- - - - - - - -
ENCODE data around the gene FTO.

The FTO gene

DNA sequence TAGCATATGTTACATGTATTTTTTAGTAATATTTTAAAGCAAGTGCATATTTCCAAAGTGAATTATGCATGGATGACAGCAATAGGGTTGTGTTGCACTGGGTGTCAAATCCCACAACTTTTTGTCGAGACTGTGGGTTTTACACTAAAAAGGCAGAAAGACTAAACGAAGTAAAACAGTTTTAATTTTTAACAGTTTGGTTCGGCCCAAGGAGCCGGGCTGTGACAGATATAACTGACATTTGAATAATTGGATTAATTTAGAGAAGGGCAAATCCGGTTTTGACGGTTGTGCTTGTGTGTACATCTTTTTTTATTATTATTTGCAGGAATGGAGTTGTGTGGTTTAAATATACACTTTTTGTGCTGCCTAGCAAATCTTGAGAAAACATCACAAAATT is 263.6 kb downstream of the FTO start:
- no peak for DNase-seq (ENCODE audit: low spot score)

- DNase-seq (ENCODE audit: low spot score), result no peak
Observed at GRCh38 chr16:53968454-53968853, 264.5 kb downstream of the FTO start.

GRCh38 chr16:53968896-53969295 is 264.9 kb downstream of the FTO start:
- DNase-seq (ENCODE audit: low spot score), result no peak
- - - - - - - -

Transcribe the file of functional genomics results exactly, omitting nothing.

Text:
ENCODE data around the gene FTO.

The FTO gene

DNA sequence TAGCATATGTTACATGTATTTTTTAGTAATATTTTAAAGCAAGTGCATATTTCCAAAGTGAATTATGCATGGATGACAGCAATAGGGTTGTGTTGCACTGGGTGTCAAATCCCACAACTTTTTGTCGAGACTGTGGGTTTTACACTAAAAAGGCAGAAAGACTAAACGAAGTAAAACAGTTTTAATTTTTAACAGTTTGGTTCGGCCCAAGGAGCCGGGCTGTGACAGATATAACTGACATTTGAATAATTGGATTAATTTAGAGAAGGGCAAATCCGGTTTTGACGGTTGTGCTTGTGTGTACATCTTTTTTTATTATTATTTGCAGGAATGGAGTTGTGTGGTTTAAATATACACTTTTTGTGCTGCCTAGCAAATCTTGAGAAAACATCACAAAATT is 263.6 kb downstream of the FTO start:
- no peak for DNase-seq (ENCODE audit: low spot score)

- DNase-seq (ENCODE audit: low spot score), result no peak
Observed at GRCh38 chr16:53968454-53968853, 264.5 kb downstream of the FTO start.

GRCh38 chr16:53968896-53969295 is 264.9 kb downstream of the FTO start:
- DNase-seq (ENCODE audit: low spot score), result no peak